Wolf was considered very well connected, approachable and popular among colleagues. Thus, Rebel emphasised: “It is his human qualities, kindness, modesty, helpfulness and manly disposition that we particularly love” [54]. Wolf’s colleague and friend Hans Schlampp (1900–1962) called him a “doctor of the highest moral character” [61], the aforementioned Haunfelder saw him as “filled with deep humanity” [33], and Hermann Mathis (1897–​1981), also a friend of Wolf, described him as an “eminently modest and kind person” [51]. The Viennese university lecturer Koloman Keresztesi (1916–​2000) praised Wolf’s “often critical, but because of his distinguished and noble character, never personally hurtful comments” [42] and his colleague from Mainz, Werner Ketterl (1925–2010), wrote about Wolf’s “deeply religious attitude and humanistic education” [43]. Günther Ködel (*1932) had an additional explanation for Wolf’s ability make friends beyond the German-speaking world. He paid tribute to Wolf’s “extraordinary knowledge of languages, which enabled him to engage in lively […  ] exchange with numerous foreign professional colleagues” [57].

Wolf’s popularity and professional recognition was also reflected in a large number of honours and awards, of which only a few can be mentioned here as examples. In 1934, he became honorary vice-president of the “International Association for Dental Research” (IADR) (until 1936), in 1947 he was a member of the board of the “Bayerische Landeszahnärztekam­mer” as “Hochschulreferent” (university representative) (until 1958), in 1953 he was dean of the medical faculty in Würzburg (until 1954), and in 1956 he was a member of the expert committee of the “Deutsche Forschungsgemeinschaft” (German Research Foundation, DFG), in 1957 corresponding member of the “Académie Nationale de Chirurgie Dentaire” in Paris, in 1959 honorary member of the “Vereinigung der Hochschullehrer für Zahn-, Mund- und Kieferheilkunde” (Association of University Teachers of Dentistry, Oral Medicine and Maxillofacial Surgery) and in 1961 honorary member of the “Zentralverband der wissenschaftlichen Vereinigungen Österreichs” (Central Federation of Scientific Associations of Austria). In 1964 he received the Bavarian order of merit (for the reorganisation and expansion of the Würzburg Dental Clinic) and in 1971 he became an honorary member of the “Deutsche Gesell­schaft für Mund-, Kiefer- und Gesichtschirurgie” (German Society for Oral and Maxillofacial Surgery, DGMKG). However, Wolf became best known for his successful work at the top of the DGZMK: From 1952 to 1954 he served as vice-president and from 1954 to 1957 as president (Table 1). In 1959 he was appointed honorary member of the DGZMK and in 1974 he was awarded the DGZMK pin of honour [17, 28].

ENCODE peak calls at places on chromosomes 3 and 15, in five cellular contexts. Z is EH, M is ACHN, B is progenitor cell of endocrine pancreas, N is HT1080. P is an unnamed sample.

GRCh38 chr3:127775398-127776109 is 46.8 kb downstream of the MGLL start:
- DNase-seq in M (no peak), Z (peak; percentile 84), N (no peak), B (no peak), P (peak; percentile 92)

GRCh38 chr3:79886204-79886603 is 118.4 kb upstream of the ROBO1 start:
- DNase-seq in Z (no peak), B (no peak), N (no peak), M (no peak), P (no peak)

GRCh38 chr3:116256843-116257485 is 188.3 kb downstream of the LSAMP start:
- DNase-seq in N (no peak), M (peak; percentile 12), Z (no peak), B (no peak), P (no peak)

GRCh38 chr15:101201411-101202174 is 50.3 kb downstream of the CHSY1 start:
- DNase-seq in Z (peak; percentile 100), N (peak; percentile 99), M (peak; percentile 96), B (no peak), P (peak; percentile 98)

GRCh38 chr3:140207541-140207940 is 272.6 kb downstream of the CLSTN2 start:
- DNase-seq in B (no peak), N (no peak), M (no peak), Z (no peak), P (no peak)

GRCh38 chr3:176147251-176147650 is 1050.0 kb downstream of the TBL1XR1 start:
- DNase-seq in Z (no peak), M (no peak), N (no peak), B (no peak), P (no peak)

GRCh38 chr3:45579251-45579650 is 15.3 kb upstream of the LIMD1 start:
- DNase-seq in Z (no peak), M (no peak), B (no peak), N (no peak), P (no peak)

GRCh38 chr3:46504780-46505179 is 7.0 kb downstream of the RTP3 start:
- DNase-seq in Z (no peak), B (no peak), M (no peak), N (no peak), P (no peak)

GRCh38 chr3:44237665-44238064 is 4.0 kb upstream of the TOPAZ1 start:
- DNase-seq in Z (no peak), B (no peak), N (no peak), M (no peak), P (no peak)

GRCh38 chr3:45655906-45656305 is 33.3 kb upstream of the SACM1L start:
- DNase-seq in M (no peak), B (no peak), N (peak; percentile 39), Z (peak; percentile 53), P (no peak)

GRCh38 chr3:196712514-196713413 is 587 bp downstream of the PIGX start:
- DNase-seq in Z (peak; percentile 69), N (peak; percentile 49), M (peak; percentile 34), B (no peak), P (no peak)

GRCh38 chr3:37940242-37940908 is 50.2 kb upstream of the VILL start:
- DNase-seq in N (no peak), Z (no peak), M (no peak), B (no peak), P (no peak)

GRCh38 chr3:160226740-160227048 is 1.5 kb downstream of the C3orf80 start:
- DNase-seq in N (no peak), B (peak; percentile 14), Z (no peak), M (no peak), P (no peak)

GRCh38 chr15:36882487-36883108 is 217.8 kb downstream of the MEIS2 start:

In his private life, Wolf was enthusiastic about “home music he practised himself” [47]. His inventiveness was matched by another hobby: tinkering [15]. And Mathis added: “Wolf […  ] loves languages, is a bibliophile, a cellist and last but not least a poet, as which he particularly cultivates the witty shaking rhyme” [51, 57].

3. Wolf’s relationship to National Socialism

Wolf’s role in the “Third Reich” is very complex and cannot be outlined in a few sentences. At the time of the “Anschluss” (annexation) of Austria to the German Reich in March 1938, Wolf was working in Vienna. It is a fact that he joined the NSDAP shortly after this annexation (application 14.06.1938, admission 01.05.1938 [retroactive]; no. 6,295,130); in 1939 he also became a member of the “NS-Dozentenbund” (Nazi lecturer association) (admission 04.02.1939) [9].

Whether Wolf took these steps out of political opportunism or conviction is difficult to say. However, it is clear that Wolf was one of the favourites for professorships in 1938 and 1939. In 1938, for example, he was on the “appointment lists of the universities of Innsbruck and Graz”; however, in the end, no appointments were made [42, 57]. Instead, Wolf was appointed to Würzburg the following year, while his Viennese colleague Otto Hofer was called to Berlin in the same year.

The almost simultaneous appointments of the two Pichler students – and NSDAP members – Wolf and Hofer to Germany were definitely politically motivated and stood in the context of the 1938 “Anschluss” of Austria to the “Greater German Reich”, as Scheiderer elaborated: “The exchange of scientists from both countries was intended to bind them closer together. In the field of dentistry, it was also important to bring the leading Viennese school of the time, closely associated with the name of Pichler, to the German universities, which was done with the appointments of Otto Hofer and Hermann Wolf” [57].